Some PDF files are restricted in such a way that some PDF viewers do not allow to print, edit or extract parts of the PDF content. PDF viewers like Okular or Evince used on Linux are ignoring these restrictions, but Windows viewers like the Adobe Reader are obeying these limitations. In my case I wanted to remove these restrictions fast using a command line tool. A handy tool named QPDF comes to rescue to save the world from evil DRM restrictions.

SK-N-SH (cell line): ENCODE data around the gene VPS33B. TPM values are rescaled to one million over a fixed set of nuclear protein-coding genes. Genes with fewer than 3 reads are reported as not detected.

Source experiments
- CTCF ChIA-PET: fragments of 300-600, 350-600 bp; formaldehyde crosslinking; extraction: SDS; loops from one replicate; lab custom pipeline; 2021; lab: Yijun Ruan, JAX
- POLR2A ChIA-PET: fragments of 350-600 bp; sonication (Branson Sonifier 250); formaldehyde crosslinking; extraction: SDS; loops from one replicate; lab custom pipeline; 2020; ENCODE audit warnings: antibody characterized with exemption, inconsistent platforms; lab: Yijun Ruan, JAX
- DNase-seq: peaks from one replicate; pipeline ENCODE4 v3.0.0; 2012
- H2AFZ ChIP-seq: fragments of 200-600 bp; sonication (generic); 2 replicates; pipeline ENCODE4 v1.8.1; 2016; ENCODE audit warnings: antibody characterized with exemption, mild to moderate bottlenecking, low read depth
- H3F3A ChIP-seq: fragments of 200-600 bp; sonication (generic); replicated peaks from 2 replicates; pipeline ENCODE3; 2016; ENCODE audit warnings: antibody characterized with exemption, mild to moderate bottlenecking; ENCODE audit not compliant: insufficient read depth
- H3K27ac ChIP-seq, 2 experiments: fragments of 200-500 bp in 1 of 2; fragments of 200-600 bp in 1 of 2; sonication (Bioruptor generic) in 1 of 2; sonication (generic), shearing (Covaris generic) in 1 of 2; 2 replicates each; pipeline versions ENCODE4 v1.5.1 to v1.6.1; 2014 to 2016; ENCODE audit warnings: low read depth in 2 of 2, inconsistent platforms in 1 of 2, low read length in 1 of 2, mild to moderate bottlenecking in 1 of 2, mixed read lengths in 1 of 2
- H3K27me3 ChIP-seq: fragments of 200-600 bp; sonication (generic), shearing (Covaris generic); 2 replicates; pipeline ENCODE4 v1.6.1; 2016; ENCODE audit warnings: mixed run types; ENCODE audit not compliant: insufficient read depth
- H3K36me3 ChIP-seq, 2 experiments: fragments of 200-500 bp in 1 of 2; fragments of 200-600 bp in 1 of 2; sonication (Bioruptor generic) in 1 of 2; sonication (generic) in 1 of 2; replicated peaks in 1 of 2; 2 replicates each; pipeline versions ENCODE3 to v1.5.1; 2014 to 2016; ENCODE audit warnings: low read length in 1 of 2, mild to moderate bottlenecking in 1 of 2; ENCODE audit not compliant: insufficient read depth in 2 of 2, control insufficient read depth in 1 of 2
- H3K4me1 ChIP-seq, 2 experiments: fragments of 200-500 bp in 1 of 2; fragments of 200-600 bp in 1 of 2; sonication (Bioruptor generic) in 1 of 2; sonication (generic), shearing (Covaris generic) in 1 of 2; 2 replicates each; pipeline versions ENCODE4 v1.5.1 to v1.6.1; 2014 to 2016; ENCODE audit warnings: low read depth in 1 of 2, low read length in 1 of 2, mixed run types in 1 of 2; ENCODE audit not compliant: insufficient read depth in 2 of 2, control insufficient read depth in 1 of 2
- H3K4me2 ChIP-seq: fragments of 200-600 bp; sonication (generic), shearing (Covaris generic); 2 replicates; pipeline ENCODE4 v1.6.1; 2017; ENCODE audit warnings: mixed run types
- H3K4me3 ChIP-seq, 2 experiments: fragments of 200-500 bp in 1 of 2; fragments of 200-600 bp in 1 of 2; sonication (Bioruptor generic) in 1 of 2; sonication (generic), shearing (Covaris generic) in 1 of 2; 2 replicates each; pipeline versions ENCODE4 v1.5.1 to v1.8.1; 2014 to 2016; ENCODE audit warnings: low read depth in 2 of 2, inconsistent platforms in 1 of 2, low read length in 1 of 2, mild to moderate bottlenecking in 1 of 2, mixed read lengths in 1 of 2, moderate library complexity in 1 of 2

1. Install QPDF:
    sudo aptitude install qpdf

  2. Remove restrictions:
    qpdf --decrypt input.pdf output.pdf

  3. To do this with many PDFs use the following one-liner:
    for file in *.pdf; do qpdf --decrypt $file ${file/.pdf/_rescued.pdf}; done

You can check the DRM restrictions of the input and output PDFs using the free demo version of GuaPDF, which is also available as a linux command line tool, but restricted to PDFs with a small file size.

Another option is to use http://freemypdf.com to remove these restrictions using a web site just for this purpose. The downside is the slow uploading of every PDF and possible privacy implications when uploading a PDF to such a website.